In a study reported in Behavioral Neuroscience in 2005, Rahman and his colleagues found that gay men are like women in that they are more dependent on left-right landmark strategies for navigation (e.g., “turn right at the church”) than on Euclidian orientation strategies preferred by straight men (e.g., “the bar is 5 miles in an easterly direction”). And in a follow-up study published in 2008 in the journal Hippocampus, Rahman and his coauthor, psychologist Johanna Koerting, also from the University of East London, found that heterosexual males are unique from gay men, straight women, and gay women in that they perform significantly faster on a task requiring them to scout out novel terrain in order to find a hidden search target. (Note that the researchers only tested people who regarded themselves as exclusively heterosexual or homosexual. Bisexuals were excluded.)
Now before you go conjuring up exceptions to these general findings, note that they refer to aggregate population-level differences. Although I personally match Rahman’s cross-sex neurocognitive model for gay brains to the tee, my partner, Juan, is a walking GPS device who could have given old Uncle Vitus a run for his money. And Juan, unlike me, has a pronounced 2D:4D ratio. Furthermore, in science, a statistically significant difference between comparison groups may actually translate to negligible differences in the real world. Finally, Rahman is quick to point out that it’s not as though gay men simply have women’s brains, or that gay women have men’s brains. Rather, the brains of homosexuals are more like neurocognitive mosaics of both sexes. For example, lesbians do not appear to differ from heterosexual women on cognitive measures except for verbal fluency, where they score in the male-typical direction.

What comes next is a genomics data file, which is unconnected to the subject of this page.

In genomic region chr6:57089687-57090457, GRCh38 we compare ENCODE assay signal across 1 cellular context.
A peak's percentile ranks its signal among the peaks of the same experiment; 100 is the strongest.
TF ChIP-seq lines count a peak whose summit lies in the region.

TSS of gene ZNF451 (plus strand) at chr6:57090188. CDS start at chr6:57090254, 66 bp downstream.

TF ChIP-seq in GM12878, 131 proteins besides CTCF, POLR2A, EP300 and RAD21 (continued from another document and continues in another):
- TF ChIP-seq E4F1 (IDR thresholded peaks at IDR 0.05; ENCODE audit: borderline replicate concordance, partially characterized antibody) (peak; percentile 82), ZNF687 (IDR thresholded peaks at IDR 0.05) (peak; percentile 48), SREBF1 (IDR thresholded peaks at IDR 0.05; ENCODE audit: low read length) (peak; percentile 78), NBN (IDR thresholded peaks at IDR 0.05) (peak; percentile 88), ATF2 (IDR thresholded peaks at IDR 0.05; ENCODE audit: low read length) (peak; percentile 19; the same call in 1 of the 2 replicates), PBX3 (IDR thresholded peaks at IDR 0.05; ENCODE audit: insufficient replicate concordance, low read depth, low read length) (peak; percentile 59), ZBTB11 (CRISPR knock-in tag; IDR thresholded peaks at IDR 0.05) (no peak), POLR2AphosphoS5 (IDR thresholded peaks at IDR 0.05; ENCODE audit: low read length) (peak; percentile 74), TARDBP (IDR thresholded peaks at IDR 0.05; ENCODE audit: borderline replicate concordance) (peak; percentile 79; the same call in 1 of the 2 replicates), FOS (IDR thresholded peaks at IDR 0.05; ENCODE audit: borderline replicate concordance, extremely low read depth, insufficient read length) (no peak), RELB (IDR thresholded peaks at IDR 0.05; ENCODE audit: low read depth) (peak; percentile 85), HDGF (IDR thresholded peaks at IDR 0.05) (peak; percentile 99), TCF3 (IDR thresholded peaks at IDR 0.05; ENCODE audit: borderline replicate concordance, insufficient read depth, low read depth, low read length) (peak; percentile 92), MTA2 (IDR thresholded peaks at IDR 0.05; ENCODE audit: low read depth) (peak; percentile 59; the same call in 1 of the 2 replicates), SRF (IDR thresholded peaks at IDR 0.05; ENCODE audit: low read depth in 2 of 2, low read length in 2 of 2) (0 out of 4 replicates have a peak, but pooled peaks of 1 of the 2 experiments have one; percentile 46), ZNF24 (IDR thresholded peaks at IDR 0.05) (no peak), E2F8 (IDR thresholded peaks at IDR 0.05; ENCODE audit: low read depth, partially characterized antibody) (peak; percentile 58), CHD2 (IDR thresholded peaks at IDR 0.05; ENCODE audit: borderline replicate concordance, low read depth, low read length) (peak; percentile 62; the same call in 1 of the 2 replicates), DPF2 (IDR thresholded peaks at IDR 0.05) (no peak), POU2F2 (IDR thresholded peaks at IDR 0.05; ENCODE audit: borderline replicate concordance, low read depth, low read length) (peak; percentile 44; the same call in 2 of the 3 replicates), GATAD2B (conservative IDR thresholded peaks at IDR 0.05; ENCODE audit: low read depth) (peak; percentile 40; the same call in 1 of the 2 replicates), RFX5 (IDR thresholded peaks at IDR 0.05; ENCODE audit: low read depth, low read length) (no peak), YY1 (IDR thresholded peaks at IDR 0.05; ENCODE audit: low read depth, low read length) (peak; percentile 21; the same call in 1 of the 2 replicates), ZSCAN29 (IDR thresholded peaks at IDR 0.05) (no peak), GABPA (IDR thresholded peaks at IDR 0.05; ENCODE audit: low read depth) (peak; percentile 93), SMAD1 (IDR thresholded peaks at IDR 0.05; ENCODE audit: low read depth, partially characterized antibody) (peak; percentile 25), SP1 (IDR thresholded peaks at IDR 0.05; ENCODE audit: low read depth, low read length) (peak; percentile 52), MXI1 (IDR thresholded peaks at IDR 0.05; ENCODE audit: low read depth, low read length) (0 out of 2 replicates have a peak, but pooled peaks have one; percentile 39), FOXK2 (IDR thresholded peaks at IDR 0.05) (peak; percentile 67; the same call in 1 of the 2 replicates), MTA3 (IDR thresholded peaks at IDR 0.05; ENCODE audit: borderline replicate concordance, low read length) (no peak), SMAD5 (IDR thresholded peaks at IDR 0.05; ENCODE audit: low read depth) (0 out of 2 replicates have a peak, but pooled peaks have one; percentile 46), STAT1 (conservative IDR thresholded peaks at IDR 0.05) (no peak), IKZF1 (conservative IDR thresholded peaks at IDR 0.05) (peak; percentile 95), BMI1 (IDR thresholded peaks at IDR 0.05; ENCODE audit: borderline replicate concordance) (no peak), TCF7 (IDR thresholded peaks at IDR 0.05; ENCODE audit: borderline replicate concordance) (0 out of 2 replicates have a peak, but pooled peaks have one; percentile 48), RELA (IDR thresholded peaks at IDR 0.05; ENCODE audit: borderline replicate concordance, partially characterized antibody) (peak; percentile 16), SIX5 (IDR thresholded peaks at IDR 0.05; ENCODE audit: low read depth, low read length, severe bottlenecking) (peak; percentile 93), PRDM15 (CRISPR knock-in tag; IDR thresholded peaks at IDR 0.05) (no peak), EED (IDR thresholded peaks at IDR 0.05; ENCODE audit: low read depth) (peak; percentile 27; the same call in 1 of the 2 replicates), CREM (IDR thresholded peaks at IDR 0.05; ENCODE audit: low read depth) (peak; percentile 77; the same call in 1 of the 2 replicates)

A final note. In writing this piece I happened upon a tangential empirical tidbit indicative of another physiological difference between homosexuals and heterosexuals. In addition to our navigational shortcomings, recent evidence suggests that gay people produce different armpit odors than straight people and these scents are detectable in forced choice trials. So perhaps if I stopped wearing deodorant this would deter people from asking me for directions.
In this new column presented by Scientific American Mind magazine, research psychologist Jesse Bering of Queen's University Belfast ponders some of the more obscure aspects of everyday human behavior. Ever wonder why yawning is contagious, why we point with our index fingers instead of our thumbs or whether being breastfed as an infant influences your sexual preferences as an adult? Get a closer look at the latest data as “Bering in Mind” tackles these and other quirky questions about human nature.